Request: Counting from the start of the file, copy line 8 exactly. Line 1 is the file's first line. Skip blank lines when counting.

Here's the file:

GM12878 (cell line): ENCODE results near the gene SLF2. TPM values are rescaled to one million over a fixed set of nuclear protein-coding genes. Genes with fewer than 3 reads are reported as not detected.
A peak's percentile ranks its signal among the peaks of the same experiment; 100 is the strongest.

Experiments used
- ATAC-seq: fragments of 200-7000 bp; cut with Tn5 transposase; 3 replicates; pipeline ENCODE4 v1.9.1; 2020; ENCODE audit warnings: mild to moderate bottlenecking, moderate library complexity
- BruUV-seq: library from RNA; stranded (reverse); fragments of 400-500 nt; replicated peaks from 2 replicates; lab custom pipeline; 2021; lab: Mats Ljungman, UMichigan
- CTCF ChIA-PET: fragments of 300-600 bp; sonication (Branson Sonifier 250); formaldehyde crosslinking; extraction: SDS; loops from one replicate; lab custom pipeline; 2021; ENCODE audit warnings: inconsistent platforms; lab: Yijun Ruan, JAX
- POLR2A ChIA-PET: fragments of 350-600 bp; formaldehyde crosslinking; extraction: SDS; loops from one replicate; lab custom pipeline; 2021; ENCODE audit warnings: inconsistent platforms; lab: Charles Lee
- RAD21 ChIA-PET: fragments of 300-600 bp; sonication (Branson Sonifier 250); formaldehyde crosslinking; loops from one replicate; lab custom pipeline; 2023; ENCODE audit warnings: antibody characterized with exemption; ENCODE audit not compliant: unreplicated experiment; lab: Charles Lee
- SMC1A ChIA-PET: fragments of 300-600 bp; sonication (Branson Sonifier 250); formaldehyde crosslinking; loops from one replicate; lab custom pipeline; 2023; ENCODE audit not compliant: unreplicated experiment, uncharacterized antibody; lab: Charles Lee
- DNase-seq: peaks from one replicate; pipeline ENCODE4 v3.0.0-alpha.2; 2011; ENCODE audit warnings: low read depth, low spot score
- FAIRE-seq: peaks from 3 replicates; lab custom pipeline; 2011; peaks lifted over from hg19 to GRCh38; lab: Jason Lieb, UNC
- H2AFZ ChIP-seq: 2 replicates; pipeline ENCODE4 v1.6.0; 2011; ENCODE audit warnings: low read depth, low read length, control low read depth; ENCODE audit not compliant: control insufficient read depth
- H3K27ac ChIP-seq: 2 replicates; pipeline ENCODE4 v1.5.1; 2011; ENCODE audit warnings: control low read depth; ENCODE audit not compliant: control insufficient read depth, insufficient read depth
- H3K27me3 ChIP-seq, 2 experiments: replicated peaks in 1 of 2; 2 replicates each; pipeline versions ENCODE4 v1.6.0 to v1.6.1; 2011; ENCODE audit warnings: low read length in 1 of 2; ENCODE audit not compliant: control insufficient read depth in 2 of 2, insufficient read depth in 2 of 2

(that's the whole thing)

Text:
- RAD21 ChIA-PET: fragments of 300-600 bp; sonication (Branson Sonifier 250); formaldehyde crosslinking; loops from one replicate; lab custom pipeline; 2023; ENCODE audit warnings: antibody characterized with exemption; ENCODE audit not compliant: unreplicated experiment; lab: Charles Lee